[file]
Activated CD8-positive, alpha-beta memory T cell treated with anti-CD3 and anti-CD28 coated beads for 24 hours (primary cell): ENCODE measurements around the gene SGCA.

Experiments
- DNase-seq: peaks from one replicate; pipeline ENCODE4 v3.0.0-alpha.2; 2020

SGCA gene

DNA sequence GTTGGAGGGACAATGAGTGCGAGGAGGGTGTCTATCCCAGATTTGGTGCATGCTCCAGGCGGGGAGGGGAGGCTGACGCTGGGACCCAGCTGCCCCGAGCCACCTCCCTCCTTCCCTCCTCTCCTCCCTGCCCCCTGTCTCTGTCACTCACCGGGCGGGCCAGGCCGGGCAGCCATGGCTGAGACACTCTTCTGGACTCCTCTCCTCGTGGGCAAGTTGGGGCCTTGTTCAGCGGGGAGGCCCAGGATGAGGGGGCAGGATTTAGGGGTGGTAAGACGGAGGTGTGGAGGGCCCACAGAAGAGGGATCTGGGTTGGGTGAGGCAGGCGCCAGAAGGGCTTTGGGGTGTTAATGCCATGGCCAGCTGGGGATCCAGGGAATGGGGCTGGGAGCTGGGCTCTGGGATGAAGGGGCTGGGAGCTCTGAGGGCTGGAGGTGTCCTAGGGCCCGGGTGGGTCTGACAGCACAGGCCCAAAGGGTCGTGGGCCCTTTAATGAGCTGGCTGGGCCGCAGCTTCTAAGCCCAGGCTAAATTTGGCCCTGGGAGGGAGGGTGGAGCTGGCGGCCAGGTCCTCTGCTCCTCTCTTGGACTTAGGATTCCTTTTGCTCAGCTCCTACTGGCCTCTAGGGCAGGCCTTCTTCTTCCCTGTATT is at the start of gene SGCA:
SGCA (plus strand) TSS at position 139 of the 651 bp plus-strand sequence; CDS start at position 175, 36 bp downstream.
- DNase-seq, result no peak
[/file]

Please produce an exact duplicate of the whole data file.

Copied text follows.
Activated CD8-positive, alpha-beta memory T cell treated with anti-CD3 and anti-CD28 coated beads for 24 hours (primary cell): ENCODE measurements around the gene SGCA.

Experiments
- DNase-seq: peaks from one replicate; pipeline ENCODE4 v3.0.0-alpha.2; 2020

SGCA gene

DNA sequence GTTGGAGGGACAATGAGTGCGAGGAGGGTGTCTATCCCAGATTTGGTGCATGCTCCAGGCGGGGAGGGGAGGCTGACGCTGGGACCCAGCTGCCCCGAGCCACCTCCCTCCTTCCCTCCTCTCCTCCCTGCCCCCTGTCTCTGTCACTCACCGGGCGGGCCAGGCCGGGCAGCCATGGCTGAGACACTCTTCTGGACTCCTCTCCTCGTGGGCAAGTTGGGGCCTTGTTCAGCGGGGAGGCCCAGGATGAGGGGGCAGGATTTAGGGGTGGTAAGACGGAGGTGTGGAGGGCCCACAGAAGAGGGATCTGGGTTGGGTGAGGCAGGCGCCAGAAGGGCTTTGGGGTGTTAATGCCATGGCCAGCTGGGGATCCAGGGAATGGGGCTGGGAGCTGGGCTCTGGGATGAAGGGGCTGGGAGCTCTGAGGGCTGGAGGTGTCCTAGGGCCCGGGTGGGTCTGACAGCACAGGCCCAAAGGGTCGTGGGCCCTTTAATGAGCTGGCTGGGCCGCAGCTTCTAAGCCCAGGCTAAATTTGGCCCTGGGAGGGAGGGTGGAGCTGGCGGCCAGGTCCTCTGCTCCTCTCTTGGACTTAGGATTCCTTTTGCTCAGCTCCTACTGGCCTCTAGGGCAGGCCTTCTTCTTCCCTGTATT is at the start of gene SGCA:
SGCA (plus strand) TSS at position 139 of the 651 bp plus-strand sequence; CDS start at position 175, 36 bp downstream.
- DNase-seq, result no peak